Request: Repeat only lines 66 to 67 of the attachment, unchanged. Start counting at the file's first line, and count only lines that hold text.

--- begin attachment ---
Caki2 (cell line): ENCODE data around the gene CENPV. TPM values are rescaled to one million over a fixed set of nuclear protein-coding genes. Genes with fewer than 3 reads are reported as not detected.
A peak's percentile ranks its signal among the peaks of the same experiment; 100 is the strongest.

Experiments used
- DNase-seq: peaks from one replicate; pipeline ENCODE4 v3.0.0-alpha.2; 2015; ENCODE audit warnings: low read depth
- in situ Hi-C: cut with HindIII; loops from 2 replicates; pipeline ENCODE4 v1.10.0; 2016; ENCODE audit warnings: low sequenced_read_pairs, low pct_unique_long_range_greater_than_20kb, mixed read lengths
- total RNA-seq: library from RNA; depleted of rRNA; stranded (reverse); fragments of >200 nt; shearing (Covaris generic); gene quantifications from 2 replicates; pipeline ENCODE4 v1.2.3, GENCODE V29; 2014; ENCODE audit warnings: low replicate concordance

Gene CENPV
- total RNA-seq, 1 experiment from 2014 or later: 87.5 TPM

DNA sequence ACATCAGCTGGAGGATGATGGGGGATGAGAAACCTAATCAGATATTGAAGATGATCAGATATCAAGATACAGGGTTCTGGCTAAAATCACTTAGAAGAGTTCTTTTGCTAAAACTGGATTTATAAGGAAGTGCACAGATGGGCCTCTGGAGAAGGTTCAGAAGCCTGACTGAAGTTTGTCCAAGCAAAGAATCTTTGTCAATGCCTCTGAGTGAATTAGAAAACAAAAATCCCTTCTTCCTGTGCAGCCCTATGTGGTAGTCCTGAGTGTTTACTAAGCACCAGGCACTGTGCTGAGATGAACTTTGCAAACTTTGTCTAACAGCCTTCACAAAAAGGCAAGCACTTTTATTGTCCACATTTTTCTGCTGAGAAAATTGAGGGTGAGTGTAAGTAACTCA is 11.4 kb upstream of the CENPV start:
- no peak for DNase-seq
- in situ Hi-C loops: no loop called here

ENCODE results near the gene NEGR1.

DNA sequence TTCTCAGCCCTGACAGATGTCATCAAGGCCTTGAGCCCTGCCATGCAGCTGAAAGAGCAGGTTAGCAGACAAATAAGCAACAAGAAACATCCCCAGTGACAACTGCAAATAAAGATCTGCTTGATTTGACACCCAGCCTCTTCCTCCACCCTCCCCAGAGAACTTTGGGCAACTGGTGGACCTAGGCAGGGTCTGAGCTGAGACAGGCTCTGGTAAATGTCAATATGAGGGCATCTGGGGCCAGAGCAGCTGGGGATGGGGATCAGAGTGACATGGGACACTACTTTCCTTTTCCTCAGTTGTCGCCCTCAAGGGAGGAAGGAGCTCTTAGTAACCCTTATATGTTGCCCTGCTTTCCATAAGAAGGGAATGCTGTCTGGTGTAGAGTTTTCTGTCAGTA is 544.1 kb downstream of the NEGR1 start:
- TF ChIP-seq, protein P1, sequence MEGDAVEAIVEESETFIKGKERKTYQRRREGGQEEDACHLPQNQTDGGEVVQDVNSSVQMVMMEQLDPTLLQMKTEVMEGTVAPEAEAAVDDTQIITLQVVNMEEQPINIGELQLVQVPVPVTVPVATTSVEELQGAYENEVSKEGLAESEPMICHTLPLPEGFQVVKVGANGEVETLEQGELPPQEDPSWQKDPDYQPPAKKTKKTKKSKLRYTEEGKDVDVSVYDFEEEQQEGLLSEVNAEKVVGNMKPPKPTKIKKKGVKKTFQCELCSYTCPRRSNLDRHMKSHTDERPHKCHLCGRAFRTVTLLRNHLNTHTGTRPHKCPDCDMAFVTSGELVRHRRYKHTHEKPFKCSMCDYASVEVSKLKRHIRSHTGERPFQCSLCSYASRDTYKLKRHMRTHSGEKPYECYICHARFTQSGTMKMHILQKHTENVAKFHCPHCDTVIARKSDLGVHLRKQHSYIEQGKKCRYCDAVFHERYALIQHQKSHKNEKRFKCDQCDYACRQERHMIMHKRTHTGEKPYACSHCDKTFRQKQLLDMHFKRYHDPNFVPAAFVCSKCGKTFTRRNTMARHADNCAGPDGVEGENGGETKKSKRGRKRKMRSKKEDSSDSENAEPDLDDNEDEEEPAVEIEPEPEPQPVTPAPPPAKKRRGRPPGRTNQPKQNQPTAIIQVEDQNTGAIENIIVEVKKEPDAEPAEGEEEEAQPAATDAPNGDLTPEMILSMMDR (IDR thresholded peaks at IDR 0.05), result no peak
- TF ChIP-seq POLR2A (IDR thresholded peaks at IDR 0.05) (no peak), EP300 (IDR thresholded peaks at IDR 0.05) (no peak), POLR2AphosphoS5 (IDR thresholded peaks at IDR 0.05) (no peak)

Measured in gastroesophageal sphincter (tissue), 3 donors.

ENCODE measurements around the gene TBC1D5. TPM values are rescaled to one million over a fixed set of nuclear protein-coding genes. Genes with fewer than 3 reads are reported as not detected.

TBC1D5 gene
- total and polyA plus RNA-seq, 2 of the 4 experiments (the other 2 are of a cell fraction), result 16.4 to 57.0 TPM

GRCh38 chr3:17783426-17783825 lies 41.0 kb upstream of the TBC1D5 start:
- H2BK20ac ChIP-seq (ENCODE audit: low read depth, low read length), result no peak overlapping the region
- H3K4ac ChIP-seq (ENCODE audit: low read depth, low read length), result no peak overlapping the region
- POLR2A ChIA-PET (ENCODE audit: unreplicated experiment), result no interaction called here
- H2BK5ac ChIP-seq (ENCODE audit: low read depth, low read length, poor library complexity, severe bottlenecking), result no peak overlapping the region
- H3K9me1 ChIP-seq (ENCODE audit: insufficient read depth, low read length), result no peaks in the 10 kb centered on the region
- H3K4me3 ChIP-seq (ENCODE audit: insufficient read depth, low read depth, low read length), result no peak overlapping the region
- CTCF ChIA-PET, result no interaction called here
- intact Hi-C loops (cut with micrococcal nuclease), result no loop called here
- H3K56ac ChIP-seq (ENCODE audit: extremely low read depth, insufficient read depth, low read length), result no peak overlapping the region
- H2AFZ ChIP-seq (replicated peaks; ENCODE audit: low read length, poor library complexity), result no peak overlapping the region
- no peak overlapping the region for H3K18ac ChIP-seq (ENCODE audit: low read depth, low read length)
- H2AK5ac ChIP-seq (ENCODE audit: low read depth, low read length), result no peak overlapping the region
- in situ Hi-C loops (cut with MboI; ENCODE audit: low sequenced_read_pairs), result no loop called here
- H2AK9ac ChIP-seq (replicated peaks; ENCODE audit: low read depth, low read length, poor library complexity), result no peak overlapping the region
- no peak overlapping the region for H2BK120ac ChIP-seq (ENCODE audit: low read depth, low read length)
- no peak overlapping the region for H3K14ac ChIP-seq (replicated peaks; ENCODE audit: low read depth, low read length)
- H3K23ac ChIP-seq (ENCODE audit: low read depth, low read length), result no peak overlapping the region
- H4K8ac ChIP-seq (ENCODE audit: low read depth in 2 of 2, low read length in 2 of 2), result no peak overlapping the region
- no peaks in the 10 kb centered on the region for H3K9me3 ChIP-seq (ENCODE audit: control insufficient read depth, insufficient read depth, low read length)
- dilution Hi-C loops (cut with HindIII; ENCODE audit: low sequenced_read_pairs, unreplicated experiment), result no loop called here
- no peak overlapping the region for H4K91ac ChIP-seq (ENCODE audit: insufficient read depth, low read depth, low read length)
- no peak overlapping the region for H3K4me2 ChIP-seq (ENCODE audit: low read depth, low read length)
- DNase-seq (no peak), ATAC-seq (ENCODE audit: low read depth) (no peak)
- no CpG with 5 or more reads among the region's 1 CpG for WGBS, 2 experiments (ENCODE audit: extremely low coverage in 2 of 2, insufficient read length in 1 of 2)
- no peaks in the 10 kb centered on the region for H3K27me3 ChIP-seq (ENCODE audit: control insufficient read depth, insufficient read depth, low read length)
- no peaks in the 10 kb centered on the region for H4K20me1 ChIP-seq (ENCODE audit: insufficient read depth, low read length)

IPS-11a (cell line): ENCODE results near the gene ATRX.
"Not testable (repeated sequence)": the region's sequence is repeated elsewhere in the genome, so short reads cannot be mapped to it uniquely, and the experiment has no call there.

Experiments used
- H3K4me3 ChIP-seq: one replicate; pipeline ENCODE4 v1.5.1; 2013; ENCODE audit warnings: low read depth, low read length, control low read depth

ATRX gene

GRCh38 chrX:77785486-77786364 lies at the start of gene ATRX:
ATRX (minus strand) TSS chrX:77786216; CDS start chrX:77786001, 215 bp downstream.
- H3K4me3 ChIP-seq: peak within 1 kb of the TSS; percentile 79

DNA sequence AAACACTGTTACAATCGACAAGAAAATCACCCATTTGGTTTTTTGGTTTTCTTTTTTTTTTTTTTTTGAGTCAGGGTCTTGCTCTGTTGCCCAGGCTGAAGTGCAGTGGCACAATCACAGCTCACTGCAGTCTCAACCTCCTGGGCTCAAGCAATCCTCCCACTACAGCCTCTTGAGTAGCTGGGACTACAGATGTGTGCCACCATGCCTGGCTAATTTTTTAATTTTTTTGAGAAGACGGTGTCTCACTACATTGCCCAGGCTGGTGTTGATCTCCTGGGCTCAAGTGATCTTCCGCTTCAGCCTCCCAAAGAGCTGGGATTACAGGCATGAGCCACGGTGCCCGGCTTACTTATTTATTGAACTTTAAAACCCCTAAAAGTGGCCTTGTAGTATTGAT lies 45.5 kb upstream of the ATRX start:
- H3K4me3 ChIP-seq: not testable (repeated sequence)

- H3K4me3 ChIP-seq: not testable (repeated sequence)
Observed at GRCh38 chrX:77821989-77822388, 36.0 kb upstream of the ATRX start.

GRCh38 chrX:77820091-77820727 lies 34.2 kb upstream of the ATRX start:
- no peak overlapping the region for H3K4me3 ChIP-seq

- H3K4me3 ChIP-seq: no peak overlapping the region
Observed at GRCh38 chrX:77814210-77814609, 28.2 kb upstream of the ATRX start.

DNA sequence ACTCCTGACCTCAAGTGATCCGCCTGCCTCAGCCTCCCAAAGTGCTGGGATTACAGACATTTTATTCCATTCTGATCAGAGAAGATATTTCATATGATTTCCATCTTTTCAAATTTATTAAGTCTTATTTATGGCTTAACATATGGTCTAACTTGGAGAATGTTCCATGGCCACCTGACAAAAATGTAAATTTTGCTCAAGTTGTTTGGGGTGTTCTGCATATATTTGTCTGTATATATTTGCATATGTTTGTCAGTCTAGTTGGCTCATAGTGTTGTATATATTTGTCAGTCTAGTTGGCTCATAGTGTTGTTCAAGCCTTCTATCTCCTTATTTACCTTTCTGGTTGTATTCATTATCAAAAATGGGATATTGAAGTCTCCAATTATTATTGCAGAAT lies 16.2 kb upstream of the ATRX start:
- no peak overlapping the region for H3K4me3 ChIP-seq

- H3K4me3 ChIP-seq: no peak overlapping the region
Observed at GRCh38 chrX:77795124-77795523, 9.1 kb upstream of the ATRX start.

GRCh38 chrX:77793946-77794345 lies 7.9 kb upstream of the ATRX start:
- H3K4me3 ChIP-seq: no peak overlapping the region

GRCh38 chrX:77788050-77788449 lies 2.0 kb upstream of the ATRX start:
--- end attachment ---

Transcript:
Observed at GRCh38 chrX:77795124-77795523, 9.1 kb upstream of the ATRX start.

GRCh38 chrX:77793946-77794345 lies 7.9 kb upstream of the ATRX start: